21. If I Agree to Open My Door to Talk to a Police Officer, and the Officer Enters Without My Permission and Searches, Is the Search Valid?

No. Merely opening the door to a police officer does not constitute consent to entry and search. Thus, whatever such a search turns up would be inadmissible in evidence. Of course, if contraband or evidence of a crime is in "plain view" from the doorway, the officer may seize it. (See Section IV, below.)

22. Can I Consent to a Police Search of My Living Room But not My Bedroom?

Technically yes. Where only limited consent is given, that limitation is supposed to be honored. But if in the course of making their limited search the police see evidence of illegal activity elsewhere, they may properly search and seize it. Also, once in a home, the police are very skilled at obtaining consent from the homeowner to expand the scope of the search.

Case Example 1: Officer Zack asks permission to search Mike's residence for marijuana plants. Mike agrees. Officer Zack proceeds with the search and goes into Mike's desk and reviews some of the documents he finds there.

Question: Is the search valid under the Fourth Amendment?

Answer: No. Searching the documents was illegal because Mike only agreed to the limited search for marijuana plants, and there were obviously no such plants in the desk or the words Officer Zack was reading.

Case Example 2: Officer Zack asks, and Mike agrees, to allow a search of Mike's home for narcotics. In the course of the search, the officer finds a closet containing an illegal weapon, which the officer seizes.

Question: Is the search valid under the Fourth Amendment?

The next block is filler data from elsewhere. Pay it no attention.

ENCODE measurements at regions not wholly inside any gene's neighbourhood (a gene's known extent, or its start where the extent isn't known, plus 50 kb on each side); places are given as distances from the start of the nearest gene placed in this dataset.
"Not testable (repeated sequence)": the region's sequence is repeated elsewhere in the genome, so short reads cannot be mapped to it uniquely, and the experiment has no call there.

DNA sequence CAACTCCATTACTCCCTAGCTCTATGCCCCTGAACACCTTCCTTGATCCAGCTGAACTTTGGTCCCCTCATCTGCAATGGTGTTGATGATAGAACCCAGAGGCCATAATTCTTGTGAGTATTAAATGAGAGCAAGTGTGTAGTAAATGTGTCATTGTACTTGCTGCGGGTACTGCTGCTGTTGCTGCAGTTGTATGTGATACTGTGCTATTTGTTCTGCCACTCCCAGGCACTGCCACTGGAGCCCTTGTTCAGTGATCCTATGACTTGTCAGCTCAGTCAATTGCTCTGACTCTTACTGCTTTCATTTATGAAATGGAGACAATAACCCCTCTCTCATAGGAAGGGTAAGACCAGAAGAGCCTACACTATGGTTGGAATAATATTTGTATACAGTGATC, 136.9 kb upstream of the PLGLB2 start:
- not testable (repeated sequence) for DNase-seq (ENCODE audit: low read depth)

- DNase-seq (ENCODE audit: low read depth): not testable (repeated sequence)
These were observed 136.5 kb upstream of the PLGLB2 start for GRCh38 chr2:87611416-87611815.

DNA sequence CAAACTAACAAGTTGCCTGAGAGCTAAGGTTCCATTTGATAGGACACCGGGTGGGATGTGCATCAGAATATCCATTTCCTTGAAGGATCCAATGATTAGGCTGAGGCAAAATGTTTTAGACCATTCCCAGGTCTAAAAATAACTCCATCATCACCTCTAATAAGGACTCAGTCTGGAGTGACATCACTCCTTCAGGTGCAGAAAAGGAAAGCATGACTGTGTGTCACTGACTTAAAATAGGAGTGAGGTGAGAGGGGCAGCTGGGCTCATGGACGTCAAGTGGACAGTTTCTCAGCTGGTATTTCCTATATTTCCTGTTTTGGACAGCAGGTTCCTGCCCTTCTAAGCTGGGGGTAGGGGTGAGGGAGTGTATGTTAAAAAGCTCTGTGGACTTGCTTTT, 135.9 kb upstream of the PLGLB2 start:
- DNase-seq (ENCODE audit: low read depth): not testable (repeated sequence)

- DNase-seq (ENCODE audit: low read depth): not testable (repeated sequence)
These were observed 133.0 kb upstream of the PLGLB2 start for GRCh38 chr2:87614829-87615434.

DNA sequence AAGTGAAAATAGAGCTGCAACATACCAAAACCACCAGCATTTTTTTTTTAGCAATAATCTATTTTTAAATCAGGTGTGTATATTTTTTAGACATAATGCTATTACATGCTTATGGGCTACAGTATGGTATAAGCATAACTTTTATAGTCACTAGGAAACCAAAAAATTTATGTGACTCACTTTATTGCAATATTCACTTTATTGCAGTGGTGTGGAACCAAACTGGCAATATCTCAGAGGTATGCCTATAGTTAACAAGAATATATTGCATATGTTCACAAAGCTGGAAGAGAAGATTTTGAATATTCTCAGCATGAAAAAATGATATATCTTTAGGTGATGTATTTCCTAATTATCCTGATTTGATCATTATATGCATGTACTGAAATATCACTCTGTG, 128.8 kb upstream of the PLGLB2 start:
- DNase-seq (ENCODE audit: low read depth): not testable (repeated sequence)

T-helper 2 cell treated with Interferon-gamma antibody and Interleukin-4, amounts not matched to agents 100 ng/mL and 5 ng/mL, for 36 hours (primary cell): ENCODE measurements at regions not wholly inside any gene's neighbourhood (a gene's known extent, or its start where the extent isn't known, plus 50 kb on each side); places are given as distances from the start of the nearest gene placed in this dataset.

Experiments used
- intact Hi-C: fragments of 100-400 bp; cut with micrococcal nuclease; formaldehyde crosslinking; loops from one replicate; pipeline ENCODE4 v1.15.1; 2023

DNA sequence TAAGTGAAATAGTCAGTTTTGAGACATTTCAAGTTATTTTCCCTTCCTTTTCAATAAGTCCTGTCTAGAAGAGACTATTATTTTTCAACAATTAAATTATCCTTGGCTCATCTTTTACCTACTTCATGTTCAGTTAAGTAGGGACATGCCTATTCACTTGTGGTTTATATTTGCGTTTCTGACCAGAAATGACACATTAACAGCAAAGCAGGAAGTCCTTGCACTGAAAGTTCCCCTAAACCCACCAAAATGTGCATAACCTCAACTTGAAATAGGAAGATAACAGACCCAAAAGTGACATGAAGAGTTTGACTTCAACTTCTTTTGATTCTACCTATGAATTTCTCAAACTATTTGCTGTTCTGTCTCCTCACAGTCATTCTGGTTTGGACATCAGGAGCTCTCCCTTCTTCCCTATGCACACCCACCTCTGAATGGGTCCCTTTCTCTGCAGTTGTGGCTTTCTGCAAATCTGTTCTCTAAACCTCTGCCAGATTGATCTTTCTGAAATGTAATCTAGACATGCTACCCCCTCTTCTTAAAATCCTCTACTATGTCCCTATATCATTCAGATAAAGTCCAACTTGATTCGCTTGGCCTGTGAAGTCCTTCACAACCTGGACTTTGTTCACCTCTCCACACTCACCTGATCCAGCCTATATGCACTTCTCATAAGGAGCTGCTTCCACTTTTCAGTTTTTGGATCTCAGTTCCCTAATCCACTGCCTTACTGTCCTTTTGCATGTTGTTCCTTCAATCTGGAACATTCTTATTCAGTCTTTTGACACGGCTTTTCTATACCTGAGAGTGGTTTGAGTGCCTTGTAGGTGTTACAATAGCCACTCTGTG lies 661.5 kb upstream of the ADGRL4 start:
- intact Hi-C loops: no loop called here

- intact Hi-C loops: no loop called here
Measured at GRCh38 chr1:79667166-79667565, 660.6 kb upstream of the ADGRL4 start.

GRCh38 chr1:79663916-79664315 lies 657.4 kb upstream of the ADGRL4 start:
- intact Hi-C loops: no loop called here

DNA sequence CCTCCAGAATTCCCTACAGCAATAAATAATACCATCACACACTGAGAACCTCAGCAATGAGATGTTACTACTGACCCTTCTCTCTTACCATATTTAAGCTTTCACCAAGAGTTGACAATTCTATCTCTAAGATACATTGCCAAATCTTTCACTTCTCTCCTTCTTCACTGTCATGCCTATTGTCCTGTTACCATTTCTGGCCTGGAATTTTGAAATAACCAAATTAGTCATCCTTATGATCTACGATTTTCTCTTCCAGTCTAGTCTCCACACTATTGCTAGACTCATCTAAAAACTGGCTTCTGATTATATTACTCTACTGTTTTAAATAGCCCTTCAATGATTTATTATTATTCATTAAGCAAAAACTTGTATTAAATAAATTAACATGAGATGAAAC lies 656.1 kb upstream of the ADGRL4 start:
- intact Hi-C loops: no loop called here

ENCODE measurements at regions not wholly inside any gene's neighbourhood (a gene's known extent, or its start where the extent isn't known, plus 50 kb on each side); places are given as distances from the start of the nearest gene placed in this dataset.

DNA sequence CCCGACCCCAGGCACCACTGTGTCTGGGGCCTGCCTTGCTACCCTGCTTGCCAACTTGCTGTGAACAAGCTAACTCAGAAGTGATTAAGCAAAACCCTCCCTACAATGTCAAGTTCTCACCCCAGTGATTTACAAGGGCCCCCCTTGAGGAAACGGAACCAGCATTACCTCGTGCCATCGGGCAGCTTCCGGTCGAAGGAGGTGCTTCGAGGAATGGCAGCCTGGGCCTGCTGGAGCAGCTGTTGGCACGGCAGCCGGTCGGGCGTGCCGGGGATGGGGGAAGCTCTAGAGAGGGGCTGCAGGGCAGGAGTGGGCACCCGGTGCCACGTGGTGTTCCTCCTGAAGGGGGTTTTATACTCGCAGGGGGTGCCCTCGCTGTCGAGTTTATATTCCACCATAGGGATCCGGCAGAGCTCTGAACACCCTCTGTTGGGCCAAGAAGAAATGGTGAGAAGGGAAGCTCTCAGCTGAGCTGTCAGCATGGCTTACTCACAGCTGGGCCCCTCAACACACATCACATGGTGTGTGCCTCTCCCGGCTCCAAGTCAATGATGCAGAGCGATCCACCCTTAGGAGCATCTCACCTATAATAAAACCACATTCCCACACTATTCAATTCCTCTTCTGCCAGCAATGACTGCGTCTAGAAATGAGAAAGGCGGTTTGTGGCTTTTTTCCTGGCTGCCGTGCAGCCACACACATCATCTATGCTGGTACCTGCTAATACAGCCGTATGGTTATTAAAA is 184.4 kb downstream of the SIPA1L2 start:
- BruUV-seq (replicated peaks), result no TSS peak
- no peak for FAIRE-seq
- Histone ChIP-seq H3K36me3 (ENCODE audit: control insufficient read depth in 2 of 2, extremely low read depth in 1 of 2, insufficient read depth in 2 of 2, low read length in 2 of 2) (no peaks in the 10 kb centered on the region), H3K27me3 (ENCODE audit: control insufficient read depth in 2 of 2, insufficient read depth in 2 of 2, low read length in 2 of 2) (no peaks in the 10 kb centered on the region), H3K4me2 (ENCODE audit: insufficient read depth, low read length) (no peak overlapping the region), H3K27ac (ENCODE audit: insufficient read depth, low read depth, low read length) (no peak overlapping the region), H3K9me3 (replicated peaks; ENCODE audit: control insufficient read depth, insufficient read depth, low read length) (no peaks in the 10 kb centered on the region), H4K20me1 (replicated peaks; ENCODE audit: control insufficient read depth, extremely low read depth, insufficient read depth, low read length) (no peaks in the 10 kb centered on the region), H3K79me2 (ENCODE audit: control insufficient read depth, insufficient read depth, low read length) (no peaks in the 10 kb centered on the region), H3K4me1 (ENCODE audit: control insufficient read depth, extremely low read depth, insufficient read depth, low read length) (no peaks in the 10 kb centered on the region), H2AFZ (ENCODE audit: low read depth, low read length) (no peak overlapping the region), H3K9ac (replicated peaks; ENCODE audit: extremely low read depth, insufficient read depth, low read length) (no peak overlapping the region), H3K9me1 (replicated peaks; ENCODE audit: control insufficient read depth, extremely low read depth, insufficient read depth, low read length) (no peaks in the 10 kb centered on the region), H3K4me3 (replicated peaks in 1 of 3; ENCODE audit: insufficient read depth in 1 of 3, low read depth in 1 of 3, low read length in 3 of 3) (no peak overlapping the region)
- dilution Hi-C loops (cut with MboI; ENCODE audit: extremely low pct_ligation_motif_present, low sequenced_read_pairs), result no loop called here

Answer: Yes. The weapons were readily seen in a place where narcotics might be found.

23. Is a Search Valid If the Reason I Consent to It Was Because I Felt Intimidated by the Presence of the Police Officer?

Yes. Many people are intimidated by police officers, and may even perceive a request to search as a command. However, so long as an officer does not engage in threatening behavior, judges will not set aside otherwise genuine consents.

Extreme Case Example: The owner of a massage parlor agrees to allow police officers to search her business premises. At the time the owner consents, she has been handcuffed, is in the presence of seven male police officers, the officers had already physically subdued and pointed a gun at an employee, the officers had threatened to tear up the premises and the owner was of foreign descent and unfamiliar with the American criminal process.

Question: Is her consent valid?

Answer: Yes, at least such was the result in State v. Kyong Cha Kim, 779 Pacific Reporter 2d 512 (Montana 1989). Despite the outcome of this case, it is possible that another judge in another jurisdiction might find this type of police conduct so coercive or threatening as to make the consent involuntary.